As for the unions, they haven’t registered that HS2 is to be a segregated and non-unionised railway, and that if the trains have drivers at all, they’ll get a fraction of today’s rate.

Then we have the Network Rail report. Apparently the Government finds this highly influential, even though it came five months after the consultation closed, and the source has been highly supportive of HS2 from the start.

At least we can be indebted to Network Rail for detailing the full horror of the disruption; local and long distance trains will be stopped, delayed, or rerouted, and major sections of the road network will suffer the same fate.

All of this needs to be set against the background where the peak hour mainline trains are just 56 per cent full.

Overcrowding - more accurately, over-cramming - affects a few trains due to a lack of carriages, the fares policy, and some bottlenecks in the system.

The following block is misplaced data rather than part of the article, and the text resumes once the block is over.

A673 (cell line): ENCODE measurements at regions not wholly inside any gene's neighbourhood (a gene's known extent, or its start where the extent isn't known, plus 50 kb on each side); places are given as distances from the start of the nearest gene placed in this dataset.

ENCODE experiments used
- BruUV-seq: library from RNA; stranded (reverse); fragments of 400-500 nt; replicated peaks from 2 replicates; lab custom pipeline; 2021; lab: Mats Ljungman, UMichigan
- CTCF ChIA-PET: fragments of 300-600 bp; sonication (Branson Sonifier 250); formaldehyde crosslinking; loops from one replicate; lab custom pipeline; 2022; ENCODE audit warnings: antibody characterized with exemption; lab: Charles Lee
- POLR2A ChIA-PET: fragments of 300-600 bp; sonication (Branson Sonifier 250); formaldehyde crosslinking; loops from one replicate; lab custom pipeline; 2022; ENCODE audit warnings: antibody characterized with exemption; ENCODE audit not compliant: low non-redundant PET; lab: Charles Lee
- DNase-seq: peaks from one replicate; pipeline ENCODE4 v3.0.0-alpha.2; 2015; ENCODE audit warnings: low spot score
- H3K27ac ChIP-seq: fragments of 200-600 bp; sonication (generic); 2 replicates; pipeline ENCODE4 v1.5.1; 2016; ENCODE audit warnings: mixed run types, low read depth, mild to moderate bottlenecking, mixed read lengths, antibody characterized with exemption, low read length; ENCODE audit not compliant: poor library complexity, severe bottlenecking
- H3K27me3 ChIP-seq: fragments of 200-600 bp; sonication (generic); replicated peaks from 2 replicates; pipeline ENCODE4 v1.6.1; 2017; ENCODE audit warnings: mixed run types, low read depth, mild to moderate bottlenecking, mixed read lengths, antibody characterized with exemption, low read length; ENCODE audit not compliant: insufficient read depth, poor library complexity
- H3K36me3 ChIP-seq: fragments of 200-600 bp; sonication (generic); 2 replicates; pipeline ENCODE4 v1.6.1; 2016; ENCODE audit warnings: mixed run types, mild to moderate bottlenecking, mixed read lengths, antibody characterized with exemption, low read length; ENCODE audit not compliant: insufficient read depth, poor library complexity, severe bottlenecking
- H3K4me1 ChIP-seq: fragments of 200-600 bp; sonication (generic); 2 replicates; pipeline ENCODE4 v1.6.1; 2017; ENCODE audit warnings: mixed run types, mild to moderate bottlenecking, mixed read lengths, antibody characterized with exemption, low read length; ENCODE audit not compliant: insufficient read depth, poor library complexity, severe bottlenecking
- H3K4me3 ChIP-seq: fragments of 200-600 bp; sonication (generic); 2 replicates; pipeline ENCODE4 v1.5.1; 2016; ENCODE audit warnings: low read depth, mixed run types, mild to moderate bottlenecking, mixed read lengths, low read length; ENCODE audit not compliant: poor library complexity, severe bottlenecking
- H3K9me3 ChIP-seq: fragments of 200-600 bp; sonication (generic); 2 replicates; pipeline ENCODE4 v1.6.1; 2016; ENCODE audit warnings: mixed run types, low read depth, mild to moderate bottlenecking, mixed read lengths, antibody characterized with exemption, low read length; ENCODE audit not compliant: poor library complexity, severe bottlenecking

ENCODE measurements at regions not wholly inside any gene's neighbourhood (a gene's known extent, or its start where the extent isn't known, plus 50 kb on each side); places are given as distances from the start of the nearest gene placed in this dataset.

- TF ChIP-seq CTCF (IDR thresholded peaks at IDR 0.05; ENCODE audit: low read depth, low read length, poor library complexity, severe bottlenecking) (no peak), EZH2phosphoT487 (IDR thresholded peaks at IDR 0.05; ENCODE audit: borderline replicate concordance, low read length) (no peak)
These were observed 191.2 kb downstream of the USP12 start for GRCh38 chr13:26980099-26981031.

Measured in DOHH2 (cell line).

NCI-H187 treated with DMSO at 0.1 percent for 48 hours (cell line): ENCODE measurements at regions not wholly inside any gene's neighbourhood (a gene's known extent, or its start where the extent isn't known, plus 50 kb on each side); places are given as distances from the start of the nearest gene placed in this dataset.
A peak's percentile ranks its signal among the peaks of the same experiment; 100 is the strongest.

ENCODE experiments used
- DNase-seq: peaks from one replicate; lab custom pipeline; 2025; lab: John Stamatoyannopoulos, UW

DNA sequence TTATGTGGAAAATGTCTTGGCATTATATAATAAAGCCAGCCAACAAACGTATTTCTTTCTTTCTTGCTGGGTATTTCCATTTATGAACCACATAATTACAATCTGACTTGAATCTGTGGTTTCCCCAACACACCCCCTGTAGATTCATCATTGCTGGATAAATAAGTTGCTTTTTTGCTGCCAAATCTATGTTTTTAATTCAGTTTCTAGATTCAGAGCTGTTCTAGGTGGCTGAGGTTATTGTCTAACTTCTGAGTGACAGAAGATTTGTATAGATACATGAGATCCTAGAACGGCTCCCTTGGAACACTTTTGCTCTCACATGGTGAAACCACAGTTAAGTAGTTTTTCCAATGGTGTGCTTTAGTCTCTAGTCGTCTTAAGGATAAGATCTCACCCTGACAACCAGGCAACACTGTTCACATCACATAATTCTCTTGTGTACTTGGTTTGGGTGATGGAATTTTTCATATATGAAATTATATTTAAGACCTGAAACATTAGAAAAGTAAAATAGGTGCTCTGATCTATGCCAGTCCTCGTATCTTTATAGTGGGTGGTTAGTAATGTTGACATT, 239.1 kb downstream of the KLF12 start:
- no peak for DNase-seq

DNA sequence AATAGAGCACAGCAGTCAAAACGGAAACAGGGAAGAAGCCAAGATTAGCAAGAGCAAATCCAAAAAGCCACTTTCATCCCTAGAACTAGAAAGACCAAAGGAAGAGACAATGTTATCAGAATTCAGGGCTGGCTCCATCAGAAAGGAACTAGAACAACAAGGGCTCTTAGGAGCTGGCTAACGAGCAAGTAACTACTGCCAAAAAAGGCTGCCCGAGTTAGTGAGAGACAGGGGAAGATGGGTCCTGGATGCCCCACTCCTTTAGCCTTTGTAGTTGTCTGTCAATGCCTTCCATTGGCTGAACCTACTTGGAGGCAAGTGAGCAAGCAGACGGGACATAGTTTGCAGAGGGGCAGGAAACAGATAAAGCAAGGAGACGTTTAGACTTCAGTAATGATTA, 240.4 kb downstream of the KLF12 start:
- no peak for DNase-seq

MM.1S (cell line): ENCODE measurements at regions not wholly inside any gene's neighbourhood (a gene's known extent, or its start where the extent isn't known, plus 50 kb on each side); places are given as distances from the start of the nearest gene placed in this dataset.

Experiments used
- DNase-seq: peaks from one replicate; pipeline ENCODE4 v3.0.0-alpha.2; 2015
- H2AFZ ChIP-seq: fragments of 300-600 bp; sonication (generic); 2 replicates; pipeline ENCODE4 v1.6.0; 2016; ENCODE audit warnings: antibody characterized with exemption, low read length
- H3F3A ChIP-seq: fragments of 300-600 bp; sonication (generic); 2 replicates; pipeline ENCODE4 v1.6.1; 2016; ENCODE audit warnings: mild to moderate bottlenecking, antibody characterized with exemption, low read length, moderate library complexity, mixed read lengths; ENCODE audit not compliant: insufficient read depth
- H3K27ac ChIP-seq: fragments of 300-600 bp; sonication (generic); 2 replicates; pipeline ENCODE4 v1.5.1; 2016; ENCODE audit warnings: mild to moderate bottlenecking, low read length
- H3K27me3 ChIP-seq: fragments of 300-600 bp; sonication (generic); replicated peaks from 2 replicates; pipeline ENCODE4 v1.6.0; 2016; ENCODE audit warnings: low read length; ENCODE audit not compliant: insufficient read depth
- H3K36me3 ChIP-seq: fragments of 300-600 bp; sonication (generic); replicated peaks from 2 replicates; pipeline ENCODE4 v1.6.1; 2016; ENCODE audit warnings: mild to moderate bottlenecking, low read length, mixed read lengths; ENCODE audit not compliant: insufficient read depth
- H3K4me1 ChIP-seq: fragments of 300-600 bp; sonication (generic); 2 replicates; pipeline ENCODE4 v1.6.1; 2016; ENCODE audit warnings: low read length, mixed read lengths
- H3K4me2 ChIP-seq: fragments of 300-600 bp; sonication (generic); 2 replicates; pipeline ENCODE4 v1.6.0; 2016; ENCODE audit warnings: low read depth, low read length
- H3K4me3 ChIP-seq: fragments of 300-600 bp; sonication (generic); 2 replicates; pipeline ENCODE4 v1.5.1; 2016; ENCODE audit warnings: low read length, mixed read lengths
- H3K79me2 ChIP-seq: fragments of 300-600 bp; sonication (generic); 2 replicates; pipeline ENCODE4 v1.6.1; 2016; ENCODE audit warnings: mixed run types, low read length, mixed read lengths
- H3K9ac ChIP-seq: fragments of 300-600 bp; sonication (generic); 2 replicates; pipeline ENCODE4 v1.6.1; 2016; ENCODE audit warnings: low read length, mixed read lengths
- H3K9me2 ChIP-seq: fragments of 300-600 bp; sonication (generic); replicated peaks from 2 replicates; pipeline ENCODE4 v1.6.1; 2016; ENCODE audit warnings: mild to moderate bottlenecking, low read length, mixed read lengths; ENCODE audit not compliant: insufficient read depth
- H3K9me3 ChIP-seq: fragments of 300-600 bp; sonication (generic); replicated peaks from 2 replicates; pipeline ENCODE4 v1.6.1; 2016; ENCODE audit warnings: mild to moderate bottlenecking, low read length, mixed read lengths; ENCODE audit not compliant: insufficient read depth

The main bottleneck in this area is New Street station, which is to be restyled at a cost of half a billion pounds, but with no functional improvement.

Transport policy in this country is in chaos.

The rail system is a bottomless pit for public money, yet is used by only 12 per cent of us.

We should take note of the Dutch experience, whose high-speed line is losing £320,000 a day.

Before pumping £33 billion into the HS2 vanity construction project, the Government should decide what the problems are, then take a rational approach to solving them.

Richard Lloyd, chairman, Heart of England High Speed Railway Action Group (

A point of view

WHO is this Jesus P Thomas goes on about?

There was once a man who preached a point of view - no more than Cameron and others who would have us believe in their doctrines.

And how can anyone believe it was Jesus who was wrapped in the Turin Shroud when no-one can know how he looked?

In my opinion religion, like superstition is all a ‘big con’ that many believe in, while others have more sense.

Harry M Scharf, Solihull